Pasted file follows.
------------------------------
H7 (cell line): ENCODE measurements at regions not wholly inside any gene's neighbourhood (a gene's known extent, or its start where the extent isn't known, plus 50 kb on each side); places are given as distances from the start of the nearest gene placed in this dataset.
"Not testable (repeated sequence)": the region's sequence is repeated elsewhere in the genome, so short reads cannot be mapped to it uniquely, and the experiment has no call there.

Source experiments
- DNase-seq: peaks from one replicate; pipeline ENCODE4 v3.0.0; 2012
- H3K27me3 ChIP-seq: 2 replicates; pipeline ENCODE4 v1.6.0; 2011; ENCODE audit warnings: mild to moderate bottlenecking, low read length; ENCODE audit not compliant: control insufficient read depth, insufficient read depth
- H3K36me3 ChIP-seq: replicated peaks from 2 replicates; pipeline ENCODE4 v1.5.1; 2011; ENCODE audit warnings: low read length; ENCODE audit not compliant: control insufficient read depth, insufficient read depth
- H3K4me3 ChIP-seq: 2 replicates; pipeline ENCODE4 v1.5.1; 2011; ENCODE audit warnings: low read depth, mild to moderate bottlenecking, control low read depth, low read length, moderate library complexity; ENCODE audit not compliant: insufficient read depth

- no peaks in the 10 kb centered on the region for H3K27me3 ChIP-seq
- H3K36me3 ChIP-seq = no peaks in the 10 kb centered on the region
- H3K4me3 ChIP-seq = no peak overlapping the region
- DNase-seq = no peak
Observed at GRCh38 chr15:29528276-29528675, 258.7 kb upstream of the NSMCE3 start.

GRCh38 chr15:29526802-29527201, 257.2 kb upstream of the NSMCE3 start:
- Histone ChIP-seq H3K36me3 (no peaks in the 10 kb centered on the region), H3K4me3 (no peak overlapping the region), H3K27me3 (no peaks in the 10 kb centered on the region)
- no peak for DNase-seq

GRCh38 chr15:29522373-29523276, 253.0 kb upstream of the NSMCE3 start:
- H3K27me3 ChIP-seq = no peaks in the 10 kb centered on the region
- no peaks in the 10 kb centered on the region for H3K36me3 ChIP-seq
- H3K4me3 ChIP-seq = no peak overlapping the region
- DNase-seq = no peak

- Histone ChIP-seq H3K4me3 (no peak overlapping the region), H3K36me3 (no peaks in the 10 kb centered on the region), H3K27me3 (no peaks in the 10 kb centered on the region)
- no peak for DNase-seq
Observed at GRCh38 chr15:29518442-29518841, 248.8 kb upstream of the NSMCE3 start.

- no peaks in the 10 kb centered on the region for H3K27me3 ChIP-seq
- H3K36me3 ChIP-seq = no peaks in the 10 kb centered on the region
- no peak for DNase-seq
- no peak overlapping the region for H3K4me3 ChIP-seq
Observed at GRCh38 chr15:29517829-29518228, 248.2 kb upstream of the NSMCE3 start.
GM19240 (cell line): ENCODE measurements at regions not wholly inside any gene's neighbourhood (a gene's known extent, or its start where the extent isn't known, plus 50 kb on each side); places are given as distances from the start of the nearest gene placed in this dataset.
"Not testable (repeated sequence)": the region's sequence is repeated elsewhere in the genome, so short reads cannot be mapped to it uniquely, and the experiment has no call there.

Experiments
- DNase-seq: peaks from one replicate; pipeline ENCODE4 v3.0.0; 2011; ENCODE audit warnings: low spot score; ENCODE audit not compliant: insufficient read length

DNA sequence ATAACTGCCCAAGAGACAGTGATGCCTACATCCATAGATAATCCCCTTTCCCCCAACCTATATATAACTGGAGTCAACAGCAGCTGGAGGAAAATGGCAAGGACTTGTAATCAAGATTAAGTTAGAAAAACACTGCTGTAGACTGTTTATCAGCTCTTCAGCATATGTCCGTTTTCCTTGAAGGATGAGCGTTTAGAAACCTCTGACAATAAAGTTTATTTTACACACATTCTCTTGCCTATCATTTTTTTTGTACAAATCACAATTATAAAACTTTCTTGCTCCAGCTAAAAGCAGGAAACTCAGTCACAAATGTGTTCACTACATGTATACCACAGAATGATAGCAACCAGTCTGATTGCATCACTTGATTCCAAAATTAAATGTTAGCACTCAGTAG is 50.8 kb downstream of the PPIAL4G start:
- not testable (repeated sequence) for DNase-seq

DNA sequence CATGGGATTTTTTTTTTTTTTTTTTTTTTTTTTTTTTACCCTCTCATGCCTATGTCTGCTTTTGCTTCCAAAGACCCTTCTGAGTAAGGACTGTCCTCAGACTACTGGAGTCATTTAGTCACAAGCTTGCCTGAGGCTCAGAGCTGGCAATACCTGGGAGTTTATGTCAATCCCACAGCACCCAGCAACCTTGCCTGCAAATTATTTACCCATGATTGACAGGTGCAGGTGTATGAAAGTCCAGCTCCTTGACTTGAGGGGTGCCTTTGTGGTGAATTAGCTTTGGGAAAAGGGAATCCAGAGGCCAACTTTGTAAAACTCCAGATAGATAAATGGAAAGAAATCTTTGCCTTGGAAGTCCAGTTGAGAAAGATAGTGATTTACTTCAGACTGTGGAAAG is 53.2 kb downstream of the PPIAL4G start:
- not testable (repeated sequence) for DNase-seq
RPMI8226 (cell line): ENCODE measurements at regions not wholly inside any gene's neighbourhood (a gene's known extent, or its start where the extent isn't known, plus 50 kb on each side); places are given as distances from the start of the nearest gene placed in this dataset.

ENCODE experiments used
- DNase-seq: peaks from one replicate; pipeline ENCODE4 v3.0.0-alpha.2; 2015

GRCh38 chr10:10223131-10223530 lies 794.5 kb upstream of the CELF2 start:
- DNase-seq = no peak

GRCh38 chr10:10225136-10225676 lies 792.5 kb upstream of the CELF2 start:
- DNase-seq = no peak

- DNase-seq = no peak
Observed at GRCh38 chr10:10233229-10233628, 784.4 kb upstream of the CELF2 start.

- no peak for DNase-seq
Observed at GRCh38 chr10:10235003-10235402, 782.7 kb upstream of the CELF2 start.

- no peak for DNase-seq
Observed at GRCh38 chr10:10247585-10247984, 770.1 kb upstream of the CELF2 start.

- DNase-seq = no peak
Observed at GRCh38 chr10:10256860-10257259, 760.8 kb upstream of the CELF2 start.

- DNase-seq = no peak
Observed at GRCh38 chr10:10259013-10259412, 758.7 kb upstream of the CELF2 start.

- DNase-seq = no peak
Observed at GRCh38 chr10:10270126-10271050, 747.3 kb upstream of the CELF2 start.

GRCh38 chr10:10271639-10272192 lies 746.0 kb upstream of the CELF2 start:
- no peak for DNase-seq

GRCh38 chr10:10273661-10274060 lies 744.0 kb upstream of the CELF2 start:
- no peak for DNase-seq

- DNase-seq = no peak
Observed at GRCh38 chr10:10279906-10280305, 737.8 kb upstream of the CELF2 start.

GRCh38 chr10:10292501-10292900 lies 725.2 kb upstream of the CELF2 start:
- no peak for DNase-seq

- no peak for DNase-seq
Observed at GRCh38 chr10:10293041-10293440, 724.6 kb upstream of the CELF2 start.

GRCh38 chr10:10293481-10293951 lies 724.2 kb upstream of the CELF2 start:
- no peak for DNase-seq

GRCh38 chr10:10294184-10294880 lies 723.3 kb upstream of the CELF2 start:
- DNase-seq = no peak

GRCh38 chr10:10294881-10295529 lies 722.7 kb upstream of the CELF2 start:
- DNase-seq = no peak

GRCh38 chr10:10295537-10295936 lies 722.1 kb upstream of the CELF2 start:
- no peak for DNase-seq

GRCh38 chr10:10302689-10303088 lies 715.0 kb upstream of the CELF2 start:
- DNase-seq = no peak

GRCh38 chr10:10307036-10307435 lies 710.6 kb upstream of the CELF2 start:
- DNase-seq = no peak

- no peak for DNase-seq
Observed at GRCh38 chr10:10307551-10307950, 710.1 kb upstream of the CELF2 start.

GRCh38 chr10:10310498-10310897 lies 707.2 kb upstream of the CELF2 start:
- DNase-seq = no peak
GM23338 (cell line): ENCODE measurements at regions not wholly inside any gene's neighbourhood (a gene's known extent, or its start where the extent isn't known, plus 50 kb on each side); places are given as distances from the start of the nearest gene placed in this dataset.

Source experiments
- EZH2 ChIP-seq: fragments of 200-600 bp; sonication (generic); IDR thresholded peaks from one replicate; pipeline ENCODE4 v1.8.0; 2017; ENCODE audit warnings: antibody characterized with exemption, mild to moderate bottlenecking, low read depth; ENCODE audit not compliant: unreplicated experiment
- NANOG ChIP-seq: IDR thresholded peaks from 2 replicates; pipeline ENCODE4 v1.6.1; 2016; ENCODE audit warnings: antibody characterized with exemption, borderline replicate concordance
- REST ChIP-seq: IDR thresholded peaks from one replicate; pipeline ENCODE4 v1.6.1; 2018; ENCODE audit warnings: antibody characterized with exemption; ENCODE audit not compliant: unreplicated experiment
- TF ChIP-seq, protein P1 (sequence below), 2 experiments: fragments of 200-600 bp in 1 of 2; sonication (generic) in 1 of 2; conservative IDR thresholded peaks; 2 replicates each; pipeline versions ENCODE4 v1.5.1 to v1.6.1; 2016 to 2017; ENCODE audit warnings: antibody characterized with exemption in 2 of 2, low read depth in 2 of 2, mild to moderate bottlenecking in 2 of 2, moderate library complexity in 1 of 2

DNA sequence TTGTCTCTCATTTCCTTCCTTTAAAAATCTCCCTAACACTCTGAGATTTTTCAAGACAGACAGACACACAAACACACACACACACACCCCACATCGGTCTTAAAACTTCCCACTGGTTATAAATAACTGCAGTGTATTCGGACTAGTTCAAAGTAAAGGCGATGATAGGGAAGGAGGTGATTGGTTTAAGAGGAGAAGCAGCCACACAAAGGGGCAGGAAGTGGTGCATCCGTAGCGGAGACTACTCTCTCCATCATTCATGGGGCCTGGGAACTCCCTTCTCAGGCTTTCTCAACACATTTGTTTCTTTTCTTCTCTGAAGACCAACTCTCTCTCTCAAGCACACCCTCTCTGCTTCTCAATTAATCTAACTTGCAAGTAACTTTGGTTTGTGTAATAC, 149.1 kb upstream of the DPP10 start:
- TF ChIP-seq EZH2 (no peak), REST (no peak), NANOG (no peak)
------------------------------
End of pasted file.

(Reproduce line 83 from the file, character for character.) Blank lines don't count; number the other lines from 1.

Source experiments